HE was the millionaire who locked the gates on ramblers.
But now controversial tycoon Euan Snowie is fighting moves to throw him off his own country estate.
The businessman, who made a fortune from the family’s waste disposal company during the foot-and-mouth crisis, is facing eviction from the Boquhan Estate, near Kippen, Stirlingshire.
He and wife Claire were sequestrated last year shortly before two of their companies collapsed with debts of £14 million.
Now Mr Snowie is battling to remain at Boquhan House, his seven-bedroom mansion at the centre of the 70-acre estate.
A decree was recently granted at Stirling Sheriff Court, formalising his eviction.
Sheriff William Gilchrist issued the judgment at the end of a 30-second hearing, which was told that Edinburgh-based liquidator Claire Middlebrook was seeking “recovery and possession” of the property. The application, which was also served against Mrs Snowie though the couple are believed to be separated, was unopposed.
The couple, who bought Boquhan Estate in 2001, became embroiled in a high-profile right-to-roam case when they blocked off rights of way across the estate to stop locals and ramblers setting foot on their land, claiming people doing so were intruding on their privacy.
But they abandoned their expensive five-year fight in 2010 on the eve of a Court of Session appeal against a sheriff who had ruled against them.
Mr Snowie, 50, is still living at the house, attempting to pay off his debts and insists he will not be evicted. Speaking there on Thursday night, he said: “We are recalling the sequestration, which we are doing with our own finance – that’s the truth.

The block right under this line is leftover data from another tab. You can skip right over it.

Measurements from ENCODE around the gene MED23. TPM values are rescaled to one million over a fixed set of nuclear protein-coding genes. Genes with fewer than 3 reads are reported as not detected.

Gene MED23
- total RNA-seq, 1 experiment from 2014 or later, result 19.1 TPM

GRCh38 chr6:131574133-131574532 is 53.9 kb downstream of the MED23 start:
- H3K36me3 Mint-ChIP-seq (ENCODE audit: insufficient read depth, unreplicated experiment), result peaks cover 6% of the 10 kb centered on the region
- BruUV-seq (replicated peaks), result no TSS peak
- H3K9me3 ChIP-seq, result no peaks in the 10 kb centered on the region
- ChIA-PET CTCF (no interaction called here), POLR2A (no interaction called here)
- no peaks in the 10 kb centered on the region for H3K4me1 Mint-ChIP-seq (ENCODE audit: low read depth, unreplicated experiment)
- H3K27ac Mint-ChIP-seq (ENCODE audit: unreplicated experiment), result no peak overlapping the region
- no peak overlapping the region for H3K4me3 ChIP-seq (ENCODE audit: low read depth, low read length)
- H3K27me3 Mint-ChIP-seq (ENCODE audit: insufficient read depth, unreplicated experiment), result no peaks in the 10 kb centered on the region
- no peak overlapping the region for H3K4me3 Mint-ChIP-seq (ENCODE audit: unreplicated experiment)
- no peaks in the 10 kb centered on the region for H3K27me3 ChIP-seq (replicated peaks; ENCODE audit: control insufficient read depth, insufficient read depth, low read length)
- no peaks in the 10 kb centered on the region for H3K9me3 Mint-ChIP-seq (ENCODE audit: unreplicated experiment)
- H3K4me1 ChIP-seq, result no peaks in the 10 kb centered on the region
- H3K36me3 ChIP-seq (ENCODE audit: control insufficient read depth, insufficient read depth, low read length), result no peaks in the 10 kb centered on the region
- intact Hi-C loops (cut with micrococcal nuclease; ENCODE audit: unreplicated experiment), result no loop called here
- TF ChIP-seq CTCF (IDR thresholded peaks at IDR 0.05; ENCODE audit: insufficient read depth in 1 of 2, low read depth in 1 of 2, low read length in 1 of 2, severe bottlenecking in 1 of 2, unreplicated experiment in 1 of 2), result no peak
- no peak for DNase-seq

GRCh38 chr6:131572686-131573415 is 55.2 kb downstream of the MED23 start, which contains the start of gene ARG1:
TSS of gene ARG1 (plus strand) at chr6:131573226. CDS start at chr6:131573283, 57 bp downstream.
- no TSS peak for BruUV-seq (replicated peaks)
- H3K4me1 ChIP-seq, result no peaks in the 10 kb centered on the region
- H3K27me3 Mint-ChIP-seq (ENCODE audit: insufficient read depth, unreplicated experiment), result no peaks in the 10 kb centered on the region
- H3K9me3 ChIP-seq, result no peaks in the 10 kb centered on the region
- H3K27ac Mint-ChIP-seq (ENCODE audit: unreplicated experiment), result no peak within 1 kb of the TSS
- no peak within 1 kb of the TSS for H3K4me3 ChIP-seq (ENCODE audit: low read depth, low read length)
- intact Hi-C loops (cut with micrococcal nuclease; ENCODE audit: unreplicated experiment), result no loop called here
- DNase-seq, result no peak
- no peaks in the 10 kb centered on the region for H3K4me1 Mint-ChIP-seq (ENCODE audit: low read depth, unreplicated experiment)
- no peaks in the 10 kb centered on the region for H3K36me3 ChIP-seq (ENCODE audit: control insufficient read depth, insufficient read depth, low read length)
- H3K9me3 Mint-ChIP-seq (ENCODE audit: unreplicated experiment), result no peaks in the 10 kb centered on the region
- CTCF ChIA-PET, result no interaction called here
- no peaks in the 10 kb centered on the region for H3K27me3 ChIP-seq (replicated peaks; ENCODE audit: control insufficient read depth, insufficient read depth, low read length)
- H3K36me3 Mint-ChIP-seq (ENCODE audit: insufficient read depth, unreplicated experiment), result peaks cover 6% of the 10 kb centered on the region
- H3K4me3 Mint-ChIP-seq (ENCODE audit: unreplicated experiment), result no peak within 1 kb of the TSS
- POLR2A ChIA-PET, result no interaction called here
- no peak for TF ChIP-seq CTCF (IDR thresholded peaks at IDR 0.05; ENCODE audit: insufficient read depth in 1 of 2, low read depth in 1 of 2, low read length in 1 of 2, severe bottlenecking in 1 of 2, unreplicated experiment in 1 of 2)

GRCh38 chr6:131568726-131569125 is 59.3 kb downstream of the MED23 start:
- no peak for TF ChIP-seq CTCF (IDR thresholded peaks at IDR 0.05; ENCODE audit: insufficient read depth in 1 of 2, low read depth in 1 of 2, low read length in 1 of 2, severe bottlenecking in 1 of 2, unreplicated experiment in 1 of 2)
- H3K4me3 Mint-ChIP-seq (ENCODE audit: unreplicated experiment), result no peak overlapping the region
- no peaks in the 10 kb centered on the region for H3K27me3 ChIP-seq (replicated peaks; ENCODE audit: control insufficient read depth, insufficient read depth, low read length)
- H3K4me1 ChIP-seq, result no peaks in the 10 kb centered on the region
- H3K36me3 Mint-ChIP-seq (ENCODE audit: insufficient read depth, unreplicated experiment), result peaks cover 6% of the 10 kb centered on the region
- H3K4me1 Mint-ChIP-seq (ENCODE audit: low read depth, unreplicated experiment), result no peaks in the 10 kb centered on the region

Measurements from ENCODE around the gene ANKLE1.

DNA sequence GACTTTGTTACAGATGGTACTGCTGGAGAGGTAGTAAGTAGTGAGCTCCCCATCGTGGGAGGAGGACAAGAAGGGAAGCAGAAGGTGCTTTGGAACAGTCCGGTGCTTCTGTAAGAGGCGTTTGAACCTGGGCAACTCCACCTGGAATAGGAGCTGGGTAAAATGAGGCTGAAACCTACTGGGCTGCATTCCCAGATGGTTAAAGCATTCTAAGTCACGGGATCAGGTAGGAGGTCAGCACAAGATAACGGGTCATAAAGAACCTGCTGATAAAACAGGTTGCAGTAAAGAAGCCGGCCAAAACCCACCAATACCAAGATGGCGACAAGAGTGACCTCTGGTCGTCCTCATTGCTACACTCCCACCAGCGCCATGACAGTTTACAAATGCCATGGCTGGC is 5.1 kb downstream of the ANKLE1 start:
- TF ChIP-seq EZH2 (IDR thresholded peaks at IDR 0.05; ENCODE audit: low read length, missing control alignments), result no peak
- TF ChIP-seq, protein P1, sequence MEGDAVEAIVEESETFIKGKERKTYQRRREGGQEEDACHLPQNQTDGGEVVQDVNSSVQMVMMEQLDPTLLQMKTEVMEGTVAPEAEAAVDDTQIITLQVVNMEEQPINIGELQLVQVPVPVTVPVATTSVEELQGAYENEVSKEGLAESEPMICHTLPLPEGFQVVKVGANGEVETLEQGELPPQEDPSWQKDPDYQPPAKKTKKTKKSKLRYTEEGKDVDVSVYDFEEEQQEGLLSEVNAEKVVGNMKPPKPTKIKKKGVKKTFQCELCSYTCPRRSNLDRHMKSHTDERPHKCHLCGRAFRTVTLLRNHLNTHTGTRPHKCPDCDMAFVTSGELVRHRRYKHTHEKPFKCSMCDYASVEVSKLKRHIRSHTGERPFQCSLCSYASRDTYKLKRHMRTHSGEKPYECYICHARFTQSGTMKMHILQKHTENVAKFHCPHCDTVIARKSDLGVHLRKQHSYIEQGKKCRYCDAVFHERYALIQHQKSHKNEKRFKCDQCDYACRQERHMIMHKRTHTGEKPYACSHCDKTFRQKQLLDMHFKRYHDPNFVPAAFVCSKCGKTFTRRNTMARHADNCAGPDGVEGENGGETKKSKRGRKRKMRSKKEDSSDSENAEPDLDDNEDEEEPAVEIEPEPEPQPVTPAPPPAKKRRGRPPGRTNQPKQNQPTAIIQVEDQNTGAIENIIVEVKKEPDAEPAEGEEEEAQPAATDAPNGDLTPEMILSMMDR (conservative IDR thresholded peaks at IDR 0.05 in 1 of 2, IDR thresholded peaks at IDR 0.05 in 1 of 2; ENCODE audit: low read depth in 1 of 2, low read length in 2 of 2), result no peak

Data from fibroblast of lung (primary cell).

“The sequestration order was against the estate. We’ve raised over £2.5 million already to recall it. I sold a farm and I sold two areas of land. So it’s done. We are going for recall, but it takes a period of time to go for recall. The sequestration recall will take until March.
“I’ve got a written agreement with my administrator. I’m not being evicted from my house, not at all, and I’ve got finance in place for recall, and it’s in their account.”
He said he was also making a claim against Clydesdale Bank, over business loans it had granted him.Boquhan House is an 18th-Century B-listed Georgian mansion built over three floors and set in extensive grounds with stables. It boasts a billiard room and tennis court.
Mr Snowie is the youngest of four brothers who built the Snowies’ lucrative business empire.
Their big break came when the government awarded them contracts totalling £37.75m to dispose of the carcasses of cattle culled during the foot-and-mouth outbreak of 2001/02.
The family – including mother Sheila – sold the company to Oran Waste for £40m in 2005. Since then some of Mr Snowie’s businesses have run into difficulties.
Adamo Hotels – of which Mr Snowie was a director – collapsed in 2014 after Her Majesty’s Customs and Excise won a liquidation order.
In August last year, the couple were made bankrupt at Stirling Sheriff Court and their companies, Boquhan Estates and Snowie Solutions, plunged into insolvency soon after. The Snowies faced further sequestration action in March after Clydesdale Bank applied for an order in relation to their farming business.
Mrs Middlebrook was not available for comment.
Mr Snowie is also to face trial next year, accused of falsely reporting his house was burgled last December.
On Friday his lawyer tendered a not guilty plea to a charge of wasting police time in a hearing at Stirling Sheriff Court. A trial date was set for next February.